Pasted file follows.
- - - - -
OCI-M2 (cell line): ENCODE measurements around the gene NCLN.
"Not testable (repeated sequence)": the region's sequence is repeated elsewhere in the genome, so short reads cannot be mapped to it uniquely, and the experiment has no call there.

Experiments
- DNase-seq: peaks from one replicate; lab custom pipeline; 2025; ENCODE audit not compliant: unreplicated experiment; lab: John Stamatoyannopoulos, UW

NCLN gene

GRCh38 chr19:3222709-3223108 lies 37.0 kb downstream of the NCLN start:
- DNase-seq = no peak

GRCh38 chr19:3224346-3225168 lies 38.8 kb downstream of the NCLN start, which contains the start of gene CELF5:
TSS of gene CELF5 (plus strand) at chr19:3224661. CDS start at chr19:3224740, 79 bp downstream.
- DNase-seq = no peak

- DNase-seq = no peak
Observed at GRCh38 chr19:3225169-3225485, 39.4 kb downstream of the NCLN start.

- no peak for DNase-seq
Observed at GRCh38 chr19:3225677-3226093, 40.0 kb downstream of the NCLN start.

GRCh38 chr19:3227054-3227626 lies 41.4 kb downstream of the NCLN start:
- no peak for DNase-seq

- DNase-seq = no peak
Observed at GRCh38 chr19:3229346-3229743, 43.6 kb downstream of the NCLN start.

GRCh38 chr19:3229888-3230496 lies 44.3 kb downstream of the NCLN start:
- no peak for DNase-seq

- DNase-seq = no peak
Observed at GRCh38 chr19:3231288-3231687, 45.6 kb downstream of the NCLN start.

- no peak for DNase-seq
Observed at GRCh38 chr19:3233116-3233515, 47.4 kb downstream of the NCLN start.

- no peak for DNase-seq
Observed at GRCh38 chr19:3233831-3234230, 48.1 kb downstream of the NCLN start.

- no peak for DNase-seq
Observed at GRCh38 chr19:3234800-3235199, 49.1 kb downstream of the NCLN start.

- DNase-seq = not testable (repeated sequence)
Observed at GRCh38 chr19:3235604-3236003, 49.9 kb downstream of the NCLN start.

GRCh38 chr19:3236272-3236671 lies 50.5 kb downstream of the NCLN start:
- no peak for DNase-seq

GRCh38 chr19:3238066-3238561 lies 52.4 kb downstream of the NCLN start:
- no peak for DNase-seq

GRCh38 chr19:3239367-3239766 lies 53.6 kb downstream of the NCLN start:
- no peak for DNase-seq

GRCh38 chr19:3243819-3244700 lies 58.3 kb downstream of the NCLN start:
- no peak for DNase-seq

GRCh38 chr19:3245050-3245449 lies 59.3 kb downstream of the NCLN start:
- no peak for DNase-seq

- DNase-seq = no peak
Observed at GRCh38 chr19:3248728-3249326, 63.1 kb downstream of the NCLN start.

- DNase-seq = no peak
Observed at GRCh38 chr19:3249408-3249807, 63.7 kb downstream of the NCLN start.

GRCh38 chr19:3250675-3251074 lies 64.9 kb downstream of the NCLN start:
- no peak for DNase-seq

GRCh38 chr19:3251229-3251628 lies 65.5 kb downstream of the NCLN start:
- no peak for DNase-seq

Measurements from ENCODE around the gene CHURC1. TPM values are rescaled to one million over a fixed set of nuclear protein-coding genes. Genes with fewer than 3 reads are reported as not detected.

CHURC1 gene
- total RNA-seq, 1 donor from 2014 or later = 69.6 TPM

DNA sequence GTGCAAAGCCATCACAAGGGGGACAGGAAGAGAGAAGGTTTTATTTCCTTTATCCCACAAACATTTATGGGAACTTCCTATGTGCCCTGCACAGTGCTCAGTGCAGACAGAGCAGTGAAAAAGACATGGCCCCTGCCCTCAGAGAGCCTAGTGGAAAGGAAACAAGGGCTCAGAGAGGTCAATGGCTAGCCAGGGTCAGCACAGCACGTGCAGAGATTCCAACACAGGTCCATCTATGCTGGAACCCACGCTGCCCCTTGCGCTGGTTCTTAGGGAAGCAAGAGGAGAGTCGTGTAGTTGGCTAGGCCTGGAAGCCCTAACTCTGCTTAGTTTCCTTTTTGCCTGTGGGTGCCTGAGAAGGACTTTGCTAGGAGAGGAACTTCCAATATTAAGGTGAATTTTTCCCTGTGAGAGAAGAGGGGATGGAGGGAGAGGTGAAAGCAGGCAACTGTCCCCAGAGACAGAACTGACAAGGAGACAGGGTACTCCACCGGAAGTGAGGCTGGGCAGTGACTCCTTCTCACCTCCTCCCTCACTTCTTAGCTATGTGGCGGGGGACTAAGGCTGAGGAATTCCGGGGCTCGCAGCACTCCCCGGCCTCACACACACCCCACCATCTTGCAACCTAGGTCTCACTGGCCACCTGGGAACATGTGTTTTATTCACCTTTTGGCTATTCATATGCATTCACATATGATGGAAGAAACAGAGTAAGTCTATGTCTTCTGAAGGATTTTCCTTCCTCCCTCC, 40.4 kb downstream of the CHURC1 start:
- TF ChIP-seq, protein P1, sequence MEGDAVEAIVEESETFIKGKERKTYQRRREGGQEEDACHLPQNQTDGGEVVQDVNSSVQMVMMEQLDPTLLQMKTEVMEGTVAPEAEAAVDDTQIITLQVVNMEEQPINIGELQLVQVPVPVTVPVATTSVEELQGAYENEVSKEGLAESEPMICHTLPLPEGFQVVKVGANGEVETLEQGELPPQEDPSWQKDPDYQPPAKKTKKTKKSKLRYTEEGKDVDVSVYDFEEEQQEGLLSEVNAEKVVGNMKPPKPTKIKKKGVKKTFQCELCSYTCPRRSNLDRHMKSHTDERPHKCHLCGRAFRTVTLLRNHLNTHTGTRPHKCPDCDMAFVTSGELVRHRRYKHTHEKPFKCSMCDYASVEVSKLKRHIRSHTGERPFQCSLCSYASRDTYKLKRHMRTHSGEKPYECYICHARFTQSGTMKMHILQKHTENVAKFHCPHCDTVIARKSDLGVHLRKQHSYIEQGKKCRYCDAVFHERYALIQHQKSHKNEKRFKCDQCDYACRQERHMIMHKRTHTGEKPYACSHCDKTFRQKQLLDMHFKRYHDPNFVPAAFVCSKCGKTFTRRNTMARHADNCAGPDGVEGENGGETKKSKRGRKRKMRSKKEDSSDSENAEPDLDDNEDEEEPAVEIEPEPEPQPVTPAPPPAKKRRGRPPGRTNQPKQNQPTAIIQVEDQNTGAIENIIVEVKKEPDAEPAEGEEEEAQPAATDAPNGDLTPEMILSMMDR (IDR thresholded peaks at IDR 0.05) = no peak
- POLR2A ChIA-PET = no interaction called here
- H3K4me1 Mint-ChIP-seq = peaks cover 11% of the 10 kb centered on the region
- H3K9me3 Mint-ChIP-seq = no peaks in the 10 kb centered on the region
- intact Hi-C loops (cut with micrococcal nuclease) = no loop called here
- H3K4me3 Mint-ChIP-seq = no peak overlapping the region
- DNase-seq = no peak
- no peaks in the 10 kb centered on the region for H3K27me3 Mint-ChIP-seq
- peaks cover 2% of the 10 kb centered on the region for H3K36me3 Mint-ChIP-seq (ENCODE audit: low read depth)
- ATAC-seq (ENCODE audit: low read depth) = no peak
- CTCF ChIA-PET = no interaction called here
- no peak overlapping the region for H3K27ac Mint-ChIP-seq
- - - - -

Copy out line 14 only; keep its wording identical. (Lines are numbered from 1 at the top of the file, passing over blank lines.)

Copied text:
Observed at GRCh38 chr19:3225677-3226093, 40.0 kb downstream of the NCLN start.